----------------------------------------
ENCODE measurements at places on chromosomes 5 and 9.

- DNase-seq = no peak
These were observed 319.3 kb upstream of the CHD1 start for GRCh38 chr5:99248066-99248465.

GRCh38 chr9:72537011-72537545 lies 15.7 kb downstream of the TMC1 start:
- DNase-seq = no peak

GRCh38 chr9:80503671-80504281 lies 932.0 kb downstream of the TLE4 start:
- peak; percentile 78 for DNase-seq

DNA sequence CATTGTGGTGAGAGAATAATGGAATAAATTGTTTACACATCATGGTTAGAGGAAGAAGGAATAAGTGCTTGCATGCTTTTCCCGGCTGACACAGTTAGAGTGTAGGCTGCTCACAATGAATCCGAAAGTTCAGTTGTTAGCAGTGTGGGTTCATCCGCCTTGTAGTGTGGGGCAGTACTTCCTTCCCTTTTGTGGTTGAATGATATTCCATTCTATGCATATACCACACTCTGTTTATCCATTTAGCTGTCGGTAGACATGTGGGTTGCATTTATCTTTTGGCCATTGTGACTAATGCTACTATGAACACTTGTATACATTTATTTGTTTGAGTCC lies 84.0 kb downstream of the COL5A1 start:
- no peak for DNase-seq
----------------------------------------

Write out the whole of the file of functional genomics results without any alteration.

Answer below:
ENCODE measurements at places on chromosomes 5 and 9.

- DNase-seq = no peak
These were observed 319.3 kb upstream of the CHD1 start for GRCh38 chr5:99248066-99248465.

GRCh38 chr9:72537011-72537545 lies 15.7 kb downstream of the TMC1 start:
- DNase-seq = no peak

GRCh38 chr9:80503671-80504281 lies 932.0 kb downstream of the TLE4 start:
- peak; percentile 78 for DNase-seq

DNA sequence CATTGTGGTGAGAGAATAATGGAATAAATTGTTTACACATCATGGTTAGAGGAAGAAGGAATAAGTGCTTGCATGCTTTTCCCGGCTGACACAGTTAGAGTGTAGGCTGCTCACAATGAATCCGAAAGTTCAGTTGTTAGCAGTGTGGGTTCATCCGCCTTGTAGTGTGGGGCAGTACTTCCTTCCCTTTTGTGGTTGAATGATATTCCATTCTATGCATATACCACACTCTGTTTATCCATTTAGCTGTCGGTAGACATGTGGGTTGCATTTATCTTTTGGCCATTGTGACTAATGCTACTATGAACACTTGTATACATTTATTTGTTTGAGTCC lies 84.0 kb downstream of the COL5A1 start:
- no peak for DNase-seq